In 2010, over 100 members of the criminal organization behind ZeuS were arrested in an internationally coordinated Operation Tovar.
You’ll hardly find a more suitable name for a virus, especially if it’s ransomware. WannaCry emerged in 2017, encrypting files and demanding a 0.1 BTC ransom transferred to the hackers’ Bitcoin address. It affected 200,000 computers in 150 countries, most of them running on outdated Windows systems.
Microsoft quickly released a patch to resolve the issue, but not before the virus hit the UK’s National Health Service, causing almost $120 million in damage, as it infected 70,000 of its devices, not sparing even MRI scanners and theater equipment.
In the end, the total cost of productivity loss, stolen and lost assets, and decryption was pegged at $4 billion. The NHS faced heavy criticism in the aftermath of the breach, as Windows XP, which it was using at the time, was 17 years old.
Also known as LoveLetter, ILOVEYOU was considered to be the most dangerous virus at the time of its release. The ILOVEYOU virus was created by two Philippine programmers, Reonel Ramones and Onel de Guzman, to steal passwords they could use to log in to online services they wanted to use for free.
The virus contained a TXT document nicknamed something similar to Love-Letter-For-You.TXT.vbs or FRIEND_MESSAGE.TXT. The moment an unsuspecting victim clicked to open the file, it would mail itself to the first 50 email addresses from the PC’s address book.
It only took hours for it to become a global pandemic and within 10 days, it’s said to have infected over 45 million devices including Pentagon, CIA, and the UK Parliament computers.
With 10% of the world’s computers infected, the overall damage cost of this virus is estimated to be over $10 billion.
It’s interesting that neither Ramones nor de Guzman were convicted or even charged as there were simply no laws about malware at the time.
Klez was a “mass-mailer” computer virus, listed as a Windows 65-Kb PE EXE file, created within Microsoft Visual C++ and considered to be one of the worst viruses ever due to its high stealth technique most common antivirus software tools can’t detect.
It accessed the computer through an infected email. The subject line was randomly selected from a list of possible choices while the “From” line was generated using the addresses located in the Outlook address book. With no obvious message patterns, familiar titles, and “nongeneric” subject lines, this computer virus managed to create damage up to $19.8 billion worldwide.
Sobig was another email spammer that appeared just two years after Klez. It had multiple versions, starting with Sobig.A all the way up to Sobig.F, but with a twist - it had its own built-in email software, unlike previous viruses that had to rely on programs like Microsoft Outlook and rarely spread to rival email software.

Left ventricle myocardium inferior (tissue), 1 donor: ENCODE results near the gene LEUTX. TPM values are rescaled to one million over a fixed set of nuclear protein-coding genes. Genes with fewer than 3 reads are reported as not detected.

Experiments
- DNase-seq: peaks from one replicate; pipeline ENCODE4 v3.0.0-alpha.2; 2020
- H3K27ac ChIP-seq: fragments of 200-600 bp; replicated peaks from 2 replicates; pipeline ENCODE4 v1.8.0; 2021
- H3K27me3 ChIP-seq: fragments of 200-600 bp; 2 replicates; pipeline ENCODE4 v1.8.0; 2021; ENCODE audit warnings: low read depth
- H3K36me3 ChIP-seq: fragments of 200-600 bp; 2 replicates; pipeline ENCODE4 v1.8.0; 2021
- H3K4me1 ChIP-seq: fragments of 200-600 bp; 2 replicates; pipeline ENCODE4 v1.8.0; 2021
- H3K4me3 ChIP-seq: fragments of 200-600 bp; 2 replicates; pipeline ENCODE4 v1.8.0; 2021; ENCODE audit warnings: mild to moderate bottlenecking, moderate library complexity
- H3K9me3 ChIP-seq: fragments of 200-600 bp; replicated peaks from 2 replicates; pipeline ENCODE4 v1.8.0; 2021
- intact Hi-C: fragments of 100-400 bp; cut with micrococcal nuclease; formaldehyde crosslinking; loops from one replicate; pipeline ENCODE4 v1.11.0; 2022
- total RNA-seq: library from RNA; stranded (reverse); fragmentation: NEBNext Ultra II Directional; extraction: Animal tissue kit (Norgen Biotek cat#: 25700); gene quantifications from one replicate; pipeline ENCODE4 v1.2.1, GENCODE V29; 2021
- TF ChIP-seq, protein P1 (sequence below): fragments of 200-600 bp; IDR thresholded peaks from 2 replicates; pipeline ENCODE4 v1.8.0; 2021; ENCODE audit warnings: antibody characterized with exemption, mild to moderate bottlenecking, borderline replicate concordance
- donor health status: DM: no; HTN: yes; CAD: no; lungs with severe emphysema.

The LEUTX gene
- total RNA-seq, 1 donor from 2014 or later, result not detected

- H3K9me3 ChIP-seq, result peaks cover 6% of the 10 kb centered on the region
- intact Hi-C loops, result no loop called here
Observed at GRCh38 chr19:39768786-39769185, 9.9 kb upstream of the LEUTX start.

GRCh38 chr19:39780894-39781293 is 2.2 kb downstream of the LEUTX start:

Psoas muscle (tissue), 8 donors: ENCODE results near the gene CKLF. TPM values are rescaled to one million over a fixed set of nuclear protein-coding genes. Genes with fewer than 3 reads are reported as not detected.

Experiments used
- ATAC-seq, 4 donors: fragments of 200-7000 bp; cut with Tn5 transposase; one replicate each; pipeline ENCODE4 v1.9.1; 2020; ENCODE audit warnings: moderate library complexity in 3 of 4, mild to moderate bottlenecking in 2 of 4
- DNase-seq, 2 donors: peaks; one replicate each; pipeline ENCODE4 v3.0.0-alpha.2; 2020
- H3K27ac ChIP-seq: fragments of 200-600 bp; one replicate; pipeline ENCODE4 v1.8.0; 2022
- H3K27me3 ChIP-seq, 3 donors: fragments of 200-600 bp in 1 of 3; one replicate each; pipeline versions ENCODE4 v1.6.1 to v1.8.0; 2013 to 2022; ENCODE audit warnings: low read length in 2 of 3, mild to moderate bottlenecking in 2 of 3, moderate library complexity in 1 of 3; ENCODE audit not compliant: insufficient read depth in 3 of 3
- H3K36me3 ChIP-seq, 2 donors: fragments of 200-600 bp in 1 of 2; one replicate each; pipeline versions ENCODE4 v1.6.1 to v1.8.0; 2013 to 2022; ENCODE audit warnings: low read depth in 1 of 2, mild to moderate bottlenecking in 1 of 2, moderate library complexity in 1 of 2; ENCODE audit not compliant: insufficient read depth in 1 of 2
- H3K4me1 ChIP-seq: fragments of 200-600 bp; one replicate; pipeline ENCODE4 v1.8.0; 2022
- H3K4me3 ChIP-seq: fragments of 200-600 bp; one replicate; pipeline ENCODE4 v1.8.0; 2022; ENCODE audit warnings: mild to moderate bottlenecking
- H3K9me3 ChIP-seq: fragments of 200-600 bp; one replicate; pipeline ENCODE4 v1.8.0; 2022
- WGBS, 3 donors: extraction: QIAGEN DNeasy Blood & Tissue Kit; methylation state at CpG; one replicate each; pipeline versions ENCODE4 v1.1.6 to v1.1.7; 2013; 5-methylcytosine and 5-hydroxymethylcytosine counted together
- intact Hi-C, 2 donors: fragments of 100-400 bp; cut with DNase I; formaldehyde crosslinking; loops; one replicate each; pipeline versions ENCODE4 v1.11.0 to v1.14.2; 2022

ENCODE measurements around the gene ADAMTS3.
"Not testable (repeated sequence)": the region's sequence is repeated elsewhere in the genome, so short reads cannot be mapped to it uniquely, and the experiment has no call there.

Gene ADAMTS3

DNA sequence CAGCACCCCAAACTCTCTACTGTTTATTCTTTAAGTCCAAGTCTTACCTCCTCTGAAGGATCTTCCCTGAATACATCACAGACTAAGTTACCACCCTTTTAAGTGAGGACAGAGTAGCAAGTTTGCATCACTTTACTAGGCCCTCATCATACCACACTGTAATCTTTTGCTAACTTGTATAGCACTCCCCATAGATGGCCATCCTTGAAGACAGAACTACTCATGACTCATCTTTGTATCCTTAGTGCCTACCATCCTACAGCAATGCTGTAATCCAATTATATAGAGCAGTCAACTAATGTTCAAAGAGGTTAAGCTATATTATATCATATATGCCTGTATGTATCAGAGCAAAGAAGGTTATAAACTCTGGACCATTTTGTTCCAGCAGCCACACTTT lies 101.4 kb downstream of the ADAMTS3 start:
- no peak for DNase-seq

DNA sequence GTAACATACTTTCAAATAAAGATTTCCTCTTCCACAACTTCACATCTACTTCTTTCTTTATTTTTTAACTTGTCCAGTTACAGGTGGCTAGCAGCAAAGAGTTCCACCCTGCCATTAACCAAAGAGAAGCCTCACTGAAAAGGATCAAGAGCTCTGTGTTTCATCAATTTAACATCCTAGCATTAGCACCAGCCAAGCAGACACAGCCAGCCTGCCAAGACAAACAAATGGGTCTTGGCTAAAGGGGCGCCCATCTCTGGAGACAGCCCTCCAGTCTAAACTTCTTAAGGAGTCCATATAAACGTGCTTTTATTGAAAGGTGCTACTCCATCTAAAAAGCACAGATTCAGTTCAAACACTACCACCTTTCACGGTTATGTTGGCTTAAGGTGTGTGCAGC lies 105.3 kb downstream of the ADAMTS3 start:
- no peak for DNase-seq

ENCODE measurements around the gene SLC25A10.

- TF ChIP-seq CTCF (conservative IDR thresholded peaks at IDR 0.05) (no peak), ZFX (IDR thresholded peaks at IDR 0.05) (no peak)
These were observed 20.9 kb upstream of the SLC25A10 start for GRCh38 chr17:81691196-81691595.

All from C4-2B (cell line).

Apart from that, Sobig was able to hit the same computer multiple times, which means that the number of infections can’t be directly compared to other viruses.
Sobig didn’t physically damage computers, files, or any critical data, but forced networks to shut down outside access to its email system, by tying up computer and networking resources.
It’s estimated that Sobig created a productivity loss of $30 billion worldwide.
July 26, 2004, was the day Google crashed. Seems strange, doesn’t it? But that’s exactly what happened.
Considered to be the most destructive virus in history, the Mydoom virus was the only one to spread even faster than ILOVEYOU. Its record still stands - at its peak, one in four emails sent globally was sent by Mydoom. But how did it cause Google to crash? The virus flooded its search engine (among others) with automatic search queries as it tried to find valid email addresses.
Mydoom spreads itself by mimicking a failed email transmission that contains a file of its own. Once executed, it sends itself to email addresses from the user’s address book and even copies itself to any P2P program’s folder, propagating itself through that network.
It works in two ways:
- Opens up a backdoor to the infected computer, allowing the hacker remote control
- Launches a distributed denial-of-service attack aimed at one of the most hated companies in tech - SCO. (It is, in fact, believed that Mydoom was created due to conflict with SCO over ownership of Linux code.)
The damage Mydoom caused was at the time estimated to be $38 billion dollars, which today would be a bit over $57 billion. And it’s still circulating today, 16 years after it was launched.
Through the years, malware has advanced immensely, becoming more and more sophisticated and destructive. Protecting yourself from these computer threats is crucial in today’s world, especially when whole lives seem to be stored online on our clouds, drives, e-wallets, etc.
Thankfully, antiviruses have evolved, too. If you haven’t yet, we recommend you read our articles on best antivirus programs both for Windows and Mac computers, which are regularly updated to shield you from even the worst computer virus.
Taking in the cost it took to rectify the damage they caused, the top five computer viruses are:
Yes. A Trojan horse virus is a type of malware that downloads onto a computer disguised as legitimate computer software.
There are over a billion malware programs on the web, with over half a million new ones detected every day.
Mydoom currently holds the title of the most dangerous virus in the world due to its ability to spread across the internet faster than any other virus before it.